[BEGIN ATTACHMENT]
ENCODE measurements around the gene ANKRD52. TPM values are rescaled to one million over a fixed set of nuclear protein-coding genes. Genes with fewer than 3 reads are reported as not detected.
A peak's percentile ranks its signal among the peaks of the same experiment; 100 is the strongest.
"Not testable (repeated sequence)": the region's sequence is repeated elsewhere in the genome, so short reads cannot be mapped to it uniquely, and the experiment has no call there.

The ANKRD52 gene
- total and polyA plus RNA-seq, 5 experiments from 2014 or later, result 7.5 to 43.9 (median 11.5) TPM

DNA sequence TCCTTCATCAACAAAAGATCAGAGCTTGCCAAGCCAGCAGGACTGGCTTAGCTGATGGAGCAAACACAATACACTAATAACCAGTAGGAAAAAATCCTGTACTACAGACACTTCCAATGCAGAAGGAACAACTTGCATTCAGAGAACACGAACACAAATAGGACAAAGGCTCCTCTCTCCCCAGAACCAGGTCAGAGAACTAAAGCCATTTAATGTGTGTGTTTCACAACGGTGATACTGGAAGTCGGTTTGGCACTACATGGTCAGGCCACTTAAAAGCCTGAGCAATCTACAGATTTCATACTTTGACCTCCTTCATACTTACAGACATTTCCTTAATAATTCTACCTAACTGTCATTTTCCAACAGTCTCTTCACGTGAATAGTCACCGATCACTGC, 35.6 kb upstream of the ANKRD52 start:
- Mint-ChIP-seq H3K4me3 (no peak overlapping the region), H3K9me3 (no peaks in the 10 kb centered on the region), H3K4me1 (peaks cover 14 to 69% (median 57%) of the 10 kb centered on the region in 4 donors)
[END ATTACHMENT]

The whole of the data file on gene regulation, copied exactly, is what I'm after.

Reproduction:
ENCODE measurements around the gene ANKRD52. TPM values are rescaled to one million over a fixed set of nuclear protein-coding genes. Genes with fewer than 3 reads are reported as not detected.
A peak's percentile ranks its signal among the peaks of the same experiment; 100 is the strongest.
"Not testable (repeated sequence)": the region's sequence is repeated elsewhere in the genome, so short reads cannot be mapped to it uniquely, and the experiment has no call there.

The ANKRD52 gene
- total and polyA plus RNA-seq, 5 experiments from 2014 or later, result 7.5 to 43.9 (median 11.5) TPM

DNA sequence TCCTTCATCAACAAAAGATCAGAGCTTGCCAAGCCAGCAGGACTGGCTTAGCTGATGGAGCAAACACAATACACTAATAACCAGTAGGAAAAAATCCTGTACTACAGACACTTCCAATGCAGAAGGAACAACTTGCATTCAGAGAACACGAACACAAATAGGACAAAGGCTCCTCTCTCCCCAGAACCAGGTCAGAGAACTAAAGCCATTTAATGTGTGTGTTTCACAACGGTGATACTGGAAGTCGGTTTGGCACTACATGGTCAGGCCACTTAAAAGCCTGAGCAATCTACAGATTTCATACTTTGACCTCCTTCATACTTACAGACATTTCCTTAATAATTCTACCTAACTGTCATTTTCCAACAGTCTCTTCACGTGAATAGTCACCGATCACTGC, 35.6 kb upstream of the ANKRD52 start:
- Mint-ChIP-seq H3K4me3 (no peak overlapping the region), H3K9me3 (no peaks in the 10 kb centered on the region), H3K4me1 (peaks cover 14 to 69% (median 57%) of the 10 kb centered on the region in 4 donors)